Why is it important to learn to manage emotion at school
Educating does not only consist in teaching knowledge and instilling good learning habits, but also in guiding, encouraging and leading students in the entire process involved in growing up and living through the different stages and moments they will face in their lives.
A teacher’s task involves much more than just covering the various subjects contained in the educational programme: “A teacher affects eternity: He can never tell where his influence stops”, stated the American historian, novelist and essayist, Henry Brooks Adams. A teacher’s influence exercises a strong influence on educational success, but also on student’s personal development.
Accompanying students in learning to manage emotions is also a subject, and can be at times the most complex. Even adults find it difficult on certain occasions to identify and channel emotions and feelings they have. It is therefore understandable that children and adolescents find handling these emotions an even greater challenge.
“Nature has endowed all mammals with five primary emotions: fear, joy, sorrow, anger and disgust. Surprise is also considered the sixth emotion”. Explains Noa Sánchez-Cabezudo, psychotherapist for adults, couples and families at Psycologists Pozuelo. According to this expert, from an emotional regulation point of view, feelings should be considered pleasant or unpleasant, rather than positive or negative.
Pleasant and Unpleasant Emotions
Pleasant emotions such as joy usually appear when our needs are met, and we are in tune with our surroundings. These emotions are easy to cope with, experiment and manage and subsequently, are easily shared. When we are happy, we tend to share the feeling with others, so they can join in and feel this happiness. This is more difficult with unpleasant emotions. However, unpleasant emotions such as anger, sadness or fear are difficult to manage and, in many cases, even to identify, and this is why emotional education from an early age is important.
How to Teach Emotional education
Referent adults endeavouring to develop emotional education in children will need to develop emotional skills, so the children are able to use them as examples and adapt them to their personal development. Both parents and teachers need to be able to convey security, trust and respect to children, so they feel in a safe environment that enables them to express themselves freely.
“Identify them first, so that you can handle them after, is the foundation of emotional learning in children. We can teach children to label emotions from about the age of three. And one of the best way to communicate the key to handling emotions is by following someone’s example” explains Begoña Ibarrola, psychologist and expert in emotional education.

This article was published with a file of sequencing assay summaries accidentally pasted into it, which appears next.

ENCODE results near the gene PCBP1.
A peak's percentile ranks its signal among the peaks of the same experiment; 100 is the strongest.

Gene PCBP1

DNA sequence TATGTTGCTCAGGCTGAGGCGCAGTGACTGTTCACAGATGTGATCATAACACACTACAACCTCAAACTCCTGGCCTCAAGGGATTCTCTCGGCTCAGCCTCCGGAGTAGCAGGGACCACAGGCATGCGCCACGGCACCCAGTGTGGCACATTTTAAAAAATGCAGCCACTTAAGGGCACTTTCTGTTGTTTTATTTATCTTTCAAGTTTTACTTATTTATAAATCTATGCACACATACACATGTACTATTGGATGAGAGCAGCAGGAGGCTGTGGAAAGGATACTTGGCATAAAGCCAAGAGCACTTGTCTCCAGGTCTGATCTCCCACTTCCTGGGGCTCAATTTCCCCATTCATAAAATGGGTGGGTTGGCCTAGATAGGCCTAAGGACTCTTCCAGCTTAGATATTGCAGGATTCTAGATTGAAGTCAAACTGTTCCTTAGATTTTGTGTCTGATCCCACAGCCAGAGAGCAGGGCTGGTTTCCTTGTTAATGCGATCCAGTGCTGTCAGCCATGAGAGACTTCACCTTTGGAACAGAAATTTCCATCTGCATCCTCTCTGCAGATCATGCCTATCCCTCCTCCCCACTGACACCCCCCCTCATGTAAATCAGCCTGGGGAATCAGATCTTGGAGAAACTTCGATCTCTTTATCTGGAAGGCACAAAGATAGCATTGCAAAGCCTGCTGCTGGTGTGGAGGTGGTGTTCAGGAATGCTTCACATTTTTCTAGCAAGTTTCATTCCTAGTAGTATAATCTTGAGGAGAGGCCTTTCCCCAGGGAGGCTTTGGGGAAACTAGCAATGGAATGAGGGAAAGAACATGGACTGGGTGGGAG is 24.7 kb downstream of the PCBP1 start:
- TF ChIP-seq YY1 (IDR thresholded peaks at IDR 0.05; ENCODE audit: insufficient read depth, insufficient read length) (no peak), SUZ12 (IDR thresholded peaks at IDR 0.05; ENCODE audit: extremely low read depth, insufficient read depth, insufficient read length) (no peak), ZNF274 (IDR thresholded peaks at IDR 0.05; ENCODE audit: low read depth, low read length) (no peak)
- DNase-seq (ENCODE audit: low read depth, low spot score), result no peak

For these reasons, it is essential not to prohibit or repress children’s emotions: identifying, naming and expressing how they feel is part of a child’s development. We need to understand that all emotions, even the unpleasant ones, are important and we learn from them. This is the message we must convey to our children.
Both the school and the family has the important task of working towards equipping children with the necessary emotional tools that will enable them to handle their feelings and, most importantly, communicate how they feel. The following is necessary to achieve this:
- Communication: It is fundamental to avoid repressing unpleasant emotions in order to increase awareness that the former need to be shared. At both school and home we must encourage communication and talk about how we feel (adults must give a good example and express their emotions). Once we recognise the emotion we feel, it needs to be reflected on and discussed, in order to see where it comes from, and how it makes us feel, and how we can feel better, etc.
- Vulnerability/Strength: When we are sad or afraid we tend to hide these emotions, as showing them make us feel vulnerable, and to protect ourselves from these feelings we “clothe” ourselves with strength, to conceal these emotions. However, being capable of expressing our sadness and vulnerability is in itself courageous. We need to teach children that hiding our emotions is not being strong, and that it is brave to share these feelings.
- Autoregulation: Adults must also teach children that expressing their emotions disproportionally will just create more conflict than satisfaction. We must work on autoregulation. We cannot avoid their feelings of anger, fear, sadness and frustration, but we can we can help children by conveying security and serenity in these occasions, when they need it. This will help them to think before acting out of anger or frustration, and thus be capable of controlling themselves.
- Empathy: Children learn how to be empathic and recognise other people’s feelings when they have learnt to express their emotions and have built a relationship of trust and open communication in their life.
“One looks back with appreciation to the brilliant teachers, but with gratitude to those who touched our human feelings” said the Swiss psychologist and psychiatrist Carl Gustav Jung. Teachers can, and must help children to handle their emotions, as it is no doubt one of the most valuable assets in life.